Monthly Archives: April 2015

Safely Home

The trip home was wonderfully uneventful.  Sunday was a long day, but it was good.  Thanks so much for your interest and support in the work in Eastern Europe.  The brethren there often express their gratitude for you as well.  God bless.

Finishing Up

I had one discussion today and will have another in the morning before my flight.  I hopefully will post one final time letting folks know I am safely home.   I will finish up with a few more sights of Prague.  Last night I stopped and took a picture of a drunk who had passed out and the cop who was trying to figure out what to do about him.  She came over and we chatted for a while as she waited transport.  She described the cycle of tourists giving enough money to alcoholics to allow them to become “dead drunk.”  Either they sleep it off on the street or are transported.  When they become sober enough to be back on the street the process starts over.   This particular man was passed out about 50 yards from a street market that has been running since 1232 AD and about 150 yards from an opera house where Mozart’ “Marriage of Figaro” was preformed a few months after he wrote it in 1786.    

During the 25 years since I first came here many things have changed, but many have not.  The cafe where I had my first study with a Czech is still spectacular, tourists still flock to see the astronomical clock, old Town Square is still breathtakingly beautiful, and you still get to pick out your own fresh Czech bread by hand.



Thursday in Prague

This was a relatively quiet day with only two relatively short studies.   The weather was finally warming up again, so being outside was pleasant.  Mentally I am worn out as I begin reorienting towards Florida.

Wednesday in Prague

The day was fulfilled with intensive study and discussion but ended with a light-hearted visit to Katka’s for Honza to help install several panels of wallpaper.   Family projects work the same in any culture and seldom need captions.  



Tuesday Study

The church in Prague is facing some very challenging questions.  The regular Tuesday class we suspended in order to allow me to have a a couple of hours to address some principles that apply to their situation.  Afterwards, several of us spent another few hours discussing the issues in a less formal setting.  While all churches go through difficult perioperidot all come out of them well.  I am convinced these wonderful folks will.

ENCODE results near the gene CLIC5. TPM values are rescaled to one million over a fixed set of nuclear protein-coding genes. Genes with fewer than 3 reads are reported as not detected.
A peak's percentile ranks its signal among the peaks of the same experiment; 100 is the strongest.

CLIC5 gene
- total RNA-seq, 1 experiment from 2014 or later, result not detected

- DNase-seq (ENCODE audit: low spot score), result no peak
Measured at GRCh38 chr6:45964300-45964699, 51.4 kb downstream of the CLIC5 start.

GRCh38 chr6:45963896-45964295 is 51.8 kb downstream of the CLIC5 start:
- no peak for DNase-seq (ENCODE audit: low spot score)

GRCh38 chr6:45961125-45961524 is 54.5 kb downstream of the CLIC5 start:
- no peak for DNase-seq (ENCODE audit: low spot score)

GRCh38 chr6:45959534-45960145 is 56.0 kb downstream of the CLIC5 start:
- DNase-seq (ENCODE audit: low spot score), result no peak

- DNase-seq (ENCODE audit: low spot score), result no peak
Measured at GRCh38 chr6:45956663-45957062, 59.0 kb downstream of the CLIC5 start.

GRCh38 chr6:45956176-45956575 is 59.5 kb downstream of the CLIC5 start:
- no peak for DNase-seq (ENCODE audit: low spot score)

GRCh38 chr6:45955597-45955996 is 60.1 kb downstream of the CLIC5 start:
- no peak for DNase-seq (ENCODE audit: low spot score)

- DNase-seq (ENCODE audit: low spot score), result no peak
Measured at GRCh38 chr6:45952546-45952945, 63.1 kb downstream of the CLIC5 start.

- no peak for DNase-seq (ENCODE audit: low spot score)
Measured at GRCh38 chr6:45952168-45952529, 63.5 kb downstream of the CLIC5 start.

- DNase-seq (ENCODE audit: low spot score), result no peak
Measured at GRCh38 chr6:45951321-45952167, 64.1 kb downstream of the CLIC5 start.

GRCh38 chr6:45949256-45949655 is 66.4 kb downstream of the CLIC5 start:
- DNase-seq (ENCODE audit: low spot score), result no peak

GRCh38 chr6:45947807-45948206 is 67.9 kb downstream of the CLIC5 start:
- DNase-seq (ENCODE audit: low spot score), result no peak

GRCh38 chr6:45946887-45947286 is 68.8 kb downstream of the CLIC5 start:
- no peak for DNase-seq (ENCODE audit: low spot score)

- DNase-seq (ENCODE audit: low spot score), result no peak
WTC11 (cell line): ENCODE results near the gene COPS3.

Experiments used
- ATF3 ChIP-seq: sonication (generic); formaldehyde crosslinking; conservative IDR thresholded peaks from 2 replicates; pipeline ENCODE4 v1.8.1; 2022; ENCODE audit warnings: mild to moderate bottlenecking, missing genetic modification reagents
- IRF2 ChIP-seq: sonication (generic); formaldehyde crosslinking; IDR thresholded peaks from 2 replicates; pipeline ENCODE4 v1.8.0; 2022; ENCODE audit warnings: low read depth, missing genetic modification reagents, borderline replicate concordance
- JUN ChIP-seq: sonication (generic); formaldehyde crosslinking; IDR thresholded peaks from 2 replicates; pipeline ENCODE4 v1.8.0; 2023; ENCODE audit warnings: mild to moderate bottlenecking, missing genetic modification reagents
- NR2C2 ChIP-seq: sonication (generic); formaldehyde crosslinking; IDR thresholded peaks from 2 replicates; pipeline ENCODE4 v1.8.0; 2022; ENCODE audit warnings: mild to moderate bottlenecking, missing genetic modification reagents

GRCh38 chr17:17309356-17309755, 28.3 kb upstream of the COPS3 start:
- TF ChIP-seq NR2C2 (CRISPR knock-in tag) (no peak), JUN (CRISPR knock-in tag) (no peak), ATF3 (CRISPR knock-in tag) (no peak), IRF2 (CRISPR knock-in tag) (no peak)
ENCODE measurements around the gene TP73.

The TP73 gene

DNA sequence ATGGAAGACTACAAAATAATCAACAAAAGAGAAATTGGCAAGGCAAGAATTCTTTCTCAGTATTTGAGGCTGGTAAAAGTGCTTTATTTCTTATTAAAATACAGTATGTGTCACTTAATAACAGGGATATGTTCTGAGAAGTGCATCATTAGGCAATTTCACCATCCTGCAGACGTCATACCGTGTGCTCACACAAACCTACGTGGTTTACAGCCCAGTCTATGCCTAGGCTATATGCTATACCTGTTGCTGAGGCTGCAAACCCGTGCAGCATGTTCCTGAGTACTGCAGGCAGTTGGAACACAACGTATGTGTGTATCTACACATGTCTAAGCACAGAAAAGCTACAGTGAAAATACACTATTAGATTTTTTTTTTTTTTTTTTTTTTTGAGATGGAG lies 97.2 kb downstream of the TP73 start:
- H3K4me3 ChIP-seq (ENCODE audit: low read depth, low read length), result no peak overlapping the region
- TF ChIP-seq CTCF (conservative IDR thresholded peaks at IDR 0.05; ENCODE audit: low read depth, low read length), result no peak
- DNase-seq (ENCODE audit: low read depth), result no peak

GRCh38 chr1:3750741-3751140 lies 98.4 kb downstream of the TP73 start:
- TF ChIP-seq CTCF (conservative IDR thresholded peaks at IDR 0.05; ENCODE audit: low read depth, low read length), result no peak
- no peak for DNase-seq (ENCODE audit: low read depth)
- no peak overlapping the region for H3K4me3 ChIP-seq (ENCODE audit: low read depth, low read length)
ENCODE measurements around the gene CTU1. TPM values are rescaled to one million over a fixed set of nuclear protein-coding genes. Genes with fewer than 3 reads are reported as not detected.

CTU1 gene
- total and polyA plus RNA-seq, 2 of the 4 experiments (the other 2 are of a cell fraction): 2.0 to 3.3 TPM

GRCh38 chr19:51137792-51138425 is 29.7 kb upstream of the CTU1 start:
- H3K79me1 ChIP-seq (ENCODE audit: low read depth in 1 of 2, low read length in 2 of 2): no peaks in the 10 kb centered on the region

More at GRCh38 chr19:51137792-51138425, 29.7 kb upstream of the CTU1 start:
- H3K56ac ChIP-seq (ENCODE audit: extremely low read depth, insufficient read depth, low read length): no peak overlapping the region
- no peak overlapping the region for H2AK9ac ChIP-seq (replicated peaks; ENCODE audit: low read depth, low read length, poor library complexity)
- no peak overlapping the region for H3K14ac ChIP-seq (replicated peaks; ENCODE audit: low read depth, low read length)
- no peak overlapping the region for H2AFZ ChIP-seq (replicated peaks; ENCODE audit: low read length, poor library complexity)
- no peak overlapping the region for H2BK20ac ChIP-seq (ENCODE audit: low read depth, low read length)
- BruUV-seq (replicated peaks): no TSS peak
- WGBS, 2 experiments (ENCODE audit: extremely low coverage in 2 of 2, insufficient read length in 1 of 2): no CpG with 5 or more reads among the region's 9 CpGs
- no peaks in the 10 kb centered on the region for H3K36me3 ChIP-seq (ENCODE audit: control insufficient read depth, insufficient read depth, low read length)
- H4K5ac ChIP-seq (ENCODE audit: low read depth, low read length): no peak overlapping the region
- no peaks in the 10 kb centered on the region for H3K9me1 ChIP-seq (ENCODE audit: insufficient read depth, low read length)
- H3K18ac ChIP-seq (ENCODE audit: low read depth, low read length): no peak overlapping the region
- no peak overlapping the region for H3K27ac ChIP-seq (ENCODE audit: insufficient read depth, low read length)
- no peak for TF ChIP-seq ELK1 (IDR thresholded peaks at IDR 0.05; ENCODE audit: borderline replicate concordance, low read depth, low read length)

Back in Prague 

Monday was a travel day.  These 45 minute international connection times are god for my waistline but bad for my blood pressure.  After a pleasant conversation with the bus driver in Czech, I convinced him to chNge his route and drop me closer to my hotel.  He got a kick out of the whole thing, and I got a shorter walk.  When I arrived at the hotel, the receptionist had filled out my paperwork for me.  Only those who have traveled in Europe can fully appreciate how unusual this kindness was.  I was thankful for a relatively relaxing evening leading into what I knew would be some very challenging days before heading home.

Sunday in Sofia

My last day in Sofia was extremely busy and productive.  I preached for the group that meets in the Renaissance Building.   With Aaron’s spiritual struggles, Dinyu still working in the mountains, and Biss being incapacitated that group is not meeting now.   The morning was pleasant and the lesson very well received.   After the assembly,  I met with Hristov, the older Bulgarian man who preaches for that group.  When Biss is healthy and visiting this group, he has a powerful influence for good.  It will be interesting to see how things evolve with him out for a while.

After the assembly, I ate lunch with an American family worshipping with the group.  Following the long lunch and visit I met with Savella for a while.  It all made for a good afternoon and evening. 

Saturday with Biss

I finally saw Biss on Saturday.  Finding him was a comedy or errors on my part and three taxis drivers, but it was well worth it.  He is staying with his brother, sister in law, and niece in a extremely nice flat in the suburbs of Sofia.  He feels like an imposition, but they are doing a great job of taking care of him.  

His wreck occurred when he hit a patch of black ice while riding his bicycle.  The doctor at the emergency hospital, after looking at the x-rays, immediately recommended a joint replacement surgery.  Biss resisted this vigorously and the doctor inserted pins instead.  In couple of months he will be reexamined to see if the bones are healing successfully.  

We laughed, talked, studied, and prayed together for several hours.  He is still dealing with all of this on a emotional level, but I believe he will be fine.  It is our prayer that his family will see his faith and the love of his spiritual family and be moved by these things.  Keep praying.  

Friday in Sofia

Friday was a beautiful spring day, but looking at the mountain reminded me that winter is not over.  The view is spectacular.  They are having problems again with garbage collection.  That brings the feral dogs out at night.  They seldom pose a safety problem, though there are occasional,attacks.  

I spent much of the afternoon with Savella.  I delivers some magazine I brought for her to use in teaching children.  We drank tea and discussed challenges in her family, her health issues, and various Bible questions.  She also took me to an electronics store to price notebooks and tablets.  Biss is in need of one or the other.  






Arriving in Bulgaria

The trip to Sofia was complicated, but turned out fine.  Given the logistics of the trip, I was shocked to look out the window of the plane in Warsaw and see my bag being loaded.  It was late in the evening by the time I got settled in, but I was able to get in contact with Savella and Biss to visit and arrange meetings.